Congress recently suspended the statutory debt ceiling until late May 2013. Congress did not raise the debt ceiling to a specified limit, but allowed automatic increases in the limit by the amount required to fund US government obligations through approximately May 19th. The latest Reason-Rupe poll finds that Americans overwhelmingly oppose an increase in the debt ceiling 64 to 29 percent. Although Congress has kicked the can down the road, come May, they will have to overcome this hurdle of public opposition to raising the debt ceiling.

Running counter to the investor and political classes’ belief, 62 percent of Americans do not believe failing to raise the debt ceiling would cause a major economic crisis. Only 25 percent believe a major economic crisis would ensue. Nevertheless, expectations are nuanced, with 30 percent who suspect failing to raise the debt ceiling could cause a minor economic downturn while 32 percent think it would not cause serious economic problems or could even help the economy.

Americans less concerned with the current level of government spending are more likely to support raising the debt ceiling. For instance among those who believe the federal government spends the right amount or too little, half want to raise the debt ceiling. In contrast, among those who believe federal spending is too high, 71 percent oppose raising the debt ceiling. Likewise three quarters of Americans who strongly support cutting government spending to balance the budget also oppose raising the debt ceiling. Only half agree among Americans who are less enthusiastic to cut government expenditures.

Americans who believe the federal budget deficit is an urgent problem that must be addressed now rather than when the economy gets better likely view the debt ceiling as a means to this end, with 74 percent opposing a debt ceiling increase. Conversely, among Americans who believe the deficit is a major problem but should be addressed later, 58 percent support raising the debt ceiling.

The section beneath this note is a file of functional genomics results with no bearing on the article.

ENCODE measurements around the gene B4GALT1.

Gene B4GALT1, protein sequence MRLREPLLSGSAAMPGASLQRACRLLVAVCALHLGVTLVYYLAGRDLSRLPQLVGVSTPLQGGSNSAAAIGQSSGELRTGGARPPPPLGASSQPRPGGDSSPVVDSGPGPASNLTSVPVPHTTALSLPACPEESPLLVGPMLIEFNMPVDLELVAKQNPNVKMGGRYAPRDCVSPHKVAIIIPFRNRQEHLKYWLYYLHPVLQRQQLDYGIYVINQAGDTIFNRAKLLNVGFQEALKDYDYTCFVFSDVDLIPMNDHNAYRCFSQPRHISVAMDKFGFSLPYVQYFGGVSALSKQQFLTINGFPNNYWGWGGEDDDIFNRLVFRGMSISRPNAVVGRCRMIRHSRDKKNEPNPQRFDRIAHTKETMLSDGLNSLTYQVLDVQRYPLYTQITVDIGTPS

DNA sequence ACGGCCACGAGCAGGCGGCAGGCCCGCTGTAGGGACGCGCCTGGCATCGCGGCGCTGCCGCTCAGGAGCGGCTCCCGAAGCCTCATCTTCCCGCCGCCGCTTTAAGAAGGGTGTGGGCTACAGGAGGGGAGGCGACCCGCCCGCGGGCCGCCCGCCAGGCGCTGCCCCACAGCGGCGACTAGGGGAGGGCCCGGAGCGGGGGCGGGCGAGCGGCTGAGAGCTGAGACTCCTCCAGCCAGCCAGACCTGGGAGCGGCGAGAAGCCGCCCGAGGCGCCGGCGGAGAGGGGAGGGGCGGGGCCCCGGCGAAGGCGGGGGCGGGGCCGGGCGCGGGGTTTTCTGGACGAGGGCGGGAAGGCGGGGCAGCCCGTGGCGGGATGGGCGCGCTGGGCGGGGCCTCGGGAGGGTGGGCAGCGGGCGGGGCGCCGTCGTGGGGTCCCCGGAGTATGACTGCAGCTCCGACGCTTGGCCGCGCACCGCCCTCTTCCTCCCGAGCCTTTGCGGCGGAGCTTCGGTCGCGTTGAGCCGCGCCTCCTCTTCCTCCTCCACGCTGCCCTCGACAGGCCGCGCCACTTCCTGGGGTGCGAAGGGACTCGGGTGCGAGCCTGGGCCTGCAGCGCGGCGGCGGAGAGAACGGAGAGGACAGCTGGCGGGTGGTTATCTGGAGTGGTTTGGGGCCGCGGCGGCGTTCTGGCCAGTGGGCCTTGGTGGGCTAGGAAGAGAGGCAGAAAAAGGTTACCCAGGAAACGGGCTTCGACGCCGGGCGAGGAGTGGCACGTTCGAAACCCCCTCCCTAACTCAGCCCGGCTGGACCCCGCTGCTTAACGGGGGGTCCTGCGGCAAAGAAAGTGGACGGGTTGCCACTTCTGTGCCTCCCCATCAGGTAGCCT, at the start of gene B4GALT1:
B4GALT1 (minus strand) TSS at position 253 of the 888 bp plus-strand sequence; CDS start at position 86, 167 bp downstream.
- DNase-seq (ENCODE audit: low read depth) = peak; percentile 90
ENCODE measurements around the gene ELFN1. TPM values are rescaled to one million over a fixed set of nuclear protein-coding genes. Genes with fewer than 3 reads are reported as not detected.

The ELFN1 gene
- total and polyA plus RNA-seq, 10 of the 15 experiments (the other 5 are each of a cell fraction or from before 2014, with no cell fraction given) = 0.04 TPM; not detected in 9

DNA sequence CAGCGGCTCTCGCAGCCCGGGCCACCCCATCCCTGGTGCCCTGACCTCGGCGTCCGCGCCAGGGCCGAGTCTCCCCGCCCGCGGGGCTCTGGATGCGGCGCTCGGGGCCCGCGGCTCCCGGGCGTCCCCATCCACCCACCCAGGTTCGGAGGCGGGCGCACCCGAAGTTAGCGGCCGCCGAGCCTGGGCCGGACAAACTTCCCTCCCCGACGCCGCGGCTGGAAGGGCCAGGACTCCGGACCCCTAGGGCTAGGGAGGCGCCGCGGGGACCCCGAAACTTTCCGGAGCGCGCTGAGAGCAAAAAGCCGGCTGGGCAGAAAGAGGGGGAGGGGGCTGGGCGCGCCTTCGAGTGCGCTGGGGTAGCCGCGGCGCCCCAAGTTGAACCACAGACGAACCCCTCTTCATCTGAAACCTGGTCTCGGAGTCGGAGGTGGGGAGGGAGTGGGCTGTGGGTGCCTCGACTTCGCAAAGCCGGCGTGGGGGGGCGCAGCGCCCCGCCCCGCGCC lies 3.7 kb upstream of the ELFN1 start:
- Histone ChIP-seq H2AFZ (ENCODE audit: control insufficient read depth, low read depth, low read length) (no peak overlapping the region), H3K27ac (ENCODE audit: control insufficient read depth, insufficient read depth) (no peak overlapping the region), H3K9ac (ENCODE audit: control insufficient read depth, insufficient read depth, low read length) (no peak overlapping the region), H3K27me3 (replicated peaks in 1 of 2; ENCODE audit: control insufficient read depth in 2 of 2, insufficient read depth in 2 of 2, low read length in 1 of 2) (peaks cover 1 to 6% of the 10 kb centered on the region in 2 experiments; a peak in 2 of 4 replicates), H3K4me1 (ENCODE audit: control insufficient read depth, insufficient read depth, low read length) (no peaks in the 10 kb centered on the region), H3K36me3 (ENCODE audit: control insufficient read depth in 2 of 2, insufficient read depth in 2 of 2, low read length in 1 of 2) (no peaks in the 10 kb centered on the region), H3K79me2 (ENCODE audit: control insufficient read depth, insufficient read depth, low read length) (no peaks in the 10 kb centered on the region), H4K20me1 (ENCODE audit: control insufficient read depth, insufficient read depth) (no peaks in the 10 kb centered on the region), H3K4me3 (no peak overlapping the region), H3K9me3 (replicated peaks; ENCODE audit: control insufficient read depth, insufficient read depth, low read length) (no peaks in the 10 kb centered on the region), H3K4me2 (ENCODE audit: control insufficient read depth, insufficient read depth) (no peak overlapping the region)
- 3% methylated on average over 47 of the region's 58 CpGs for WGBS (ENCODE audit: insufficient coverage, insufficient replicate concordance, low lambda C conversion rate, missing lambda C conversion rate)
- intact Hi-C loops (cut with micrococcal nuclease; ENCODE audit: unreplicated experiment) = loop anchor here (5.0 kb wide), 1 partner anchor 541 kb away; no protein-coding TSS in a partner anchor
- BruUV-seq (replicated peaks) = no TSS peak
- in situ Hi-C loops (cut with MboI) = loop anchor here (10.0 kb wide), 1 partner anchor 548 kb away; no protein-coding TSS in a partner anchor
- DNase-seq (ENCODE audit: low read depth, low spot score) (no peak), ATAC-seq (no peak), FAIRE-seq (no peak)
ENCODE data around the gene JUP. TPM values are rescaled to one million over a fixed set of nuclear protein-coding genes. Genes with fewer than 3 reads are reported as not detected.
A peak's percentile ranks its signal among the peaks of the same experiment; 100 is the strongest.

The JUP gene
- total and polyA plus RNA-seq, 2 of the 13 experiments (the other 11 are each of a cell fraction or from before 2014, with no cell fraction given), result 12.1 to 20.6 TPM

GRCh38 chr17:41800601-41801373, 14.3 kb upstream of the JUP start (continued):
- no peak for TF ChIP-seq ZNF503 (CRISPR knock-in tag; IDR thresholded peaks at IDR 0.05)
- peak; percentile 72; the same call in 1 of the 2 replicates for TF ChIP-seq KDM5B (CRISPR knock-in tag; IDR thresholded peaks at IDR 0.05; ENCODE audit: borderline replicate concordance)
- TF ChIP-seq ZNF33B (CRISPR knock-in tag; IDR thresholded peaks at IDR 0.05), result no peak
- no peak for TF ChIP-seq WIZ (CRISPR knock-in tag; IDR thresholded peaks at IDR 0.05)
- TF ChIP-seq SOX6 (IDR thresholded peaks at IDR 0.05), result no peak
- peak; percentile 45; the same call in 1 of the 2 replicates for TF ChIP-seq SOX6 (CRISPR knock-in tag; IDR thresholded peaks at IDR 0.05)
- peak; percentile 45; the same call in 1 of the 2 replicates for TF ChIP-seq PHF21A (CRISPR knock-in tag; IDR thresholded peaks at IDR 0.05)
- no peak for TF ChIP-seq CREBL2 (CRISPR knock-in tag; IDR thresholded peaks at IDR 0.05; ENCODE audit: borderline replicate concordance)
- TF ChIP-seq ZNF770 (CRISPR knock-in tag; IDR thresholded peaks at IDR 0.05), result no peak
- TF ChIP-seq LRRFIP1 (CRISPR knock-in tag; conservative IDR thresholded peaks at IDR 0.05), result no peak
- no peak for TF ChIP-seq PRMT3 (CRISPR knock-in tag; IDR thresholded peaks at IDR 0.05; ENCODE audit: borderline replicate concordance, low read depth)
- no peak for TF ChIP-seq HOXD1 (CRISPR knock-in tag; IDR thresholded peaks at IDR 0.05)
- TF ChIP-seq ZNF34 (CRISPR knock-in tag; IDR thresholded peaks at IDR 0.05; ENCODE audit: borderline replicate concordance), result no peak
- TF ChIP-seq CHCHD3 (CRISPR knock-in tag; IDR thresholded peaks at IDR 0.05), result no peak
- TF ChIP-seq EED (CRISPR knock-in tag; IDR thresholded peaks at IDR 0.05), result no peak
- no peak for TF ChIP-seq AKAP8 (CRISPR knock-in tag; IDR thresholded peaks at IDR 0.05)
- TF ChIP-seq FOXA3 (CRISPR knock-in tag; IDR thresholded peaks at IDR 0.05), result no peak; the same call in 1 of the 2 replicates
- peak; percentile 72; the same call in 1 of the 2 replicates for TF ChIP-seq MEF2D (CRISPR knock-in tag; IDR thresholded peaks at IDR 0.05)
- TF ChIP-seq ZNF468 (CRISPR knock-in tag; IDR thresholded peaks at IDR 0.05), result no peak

Intransigence on spending and the debt ceiling is likely driven by skepticism over government spending efficacy. Opponents of the debt ceiling increase believe the federal government wastes 50 cents out of every tax dollar it collects; supporters of the debt ceiling increase think the government wastes 40 cents out of every dollar.

Moreover, only 17 percent of Americans believe that the 39 percent per person increase in federal spending, adjusted for inflation, since the 1990s improved the quality of life in America. Among those who believe increased government spending reduced the quality of life, 77 percent oppose raising the debt ceiling. Sixty-four percent agree among those who did not perceive much of any impact. Only those who perceived an increased in quality of life favor raising the debt ceiling 50 to 39 percent.

This demonstrates that opposition to raising the debt ceiling is highly correlated with concerns over federal spending. In order for Congress to garner public support for its likely inevitable debt ceiling increase in May, they will have to demonstrate how Congress will address spending.

In the coming weeks, Congress faces three opportunities in which it can address the level of government spending. First, on March 1 the $1.2 trillion sequester carried out over the next decade will go into effect. Congress may find the sequester undesirable enough to enact other spending cuts, entitlement or tax reform proposals. Second, by March 27 Congress must authorize new spending to fund government operations as current stopgap funding measures are scheduled to expire. To avoid a government shut down, Congress may be motivated to deal with spending cuts. Third, April 15th lawmakers must agree to a budget resolution for fiscal year 2014, which can include a debt ceiling increase. If they fail to reach a resolution, salaries will be withheld until a resolution is passed.

Nationwide telephone poll conducted January 17th-21st 2013 interviewed 1000 adults on both mobile (500) and landline (500) phones, with a margin of error +/- 3.8%. Columns may not add up to 100% due to rounding. Full methodology can be found here. Full poll results found here.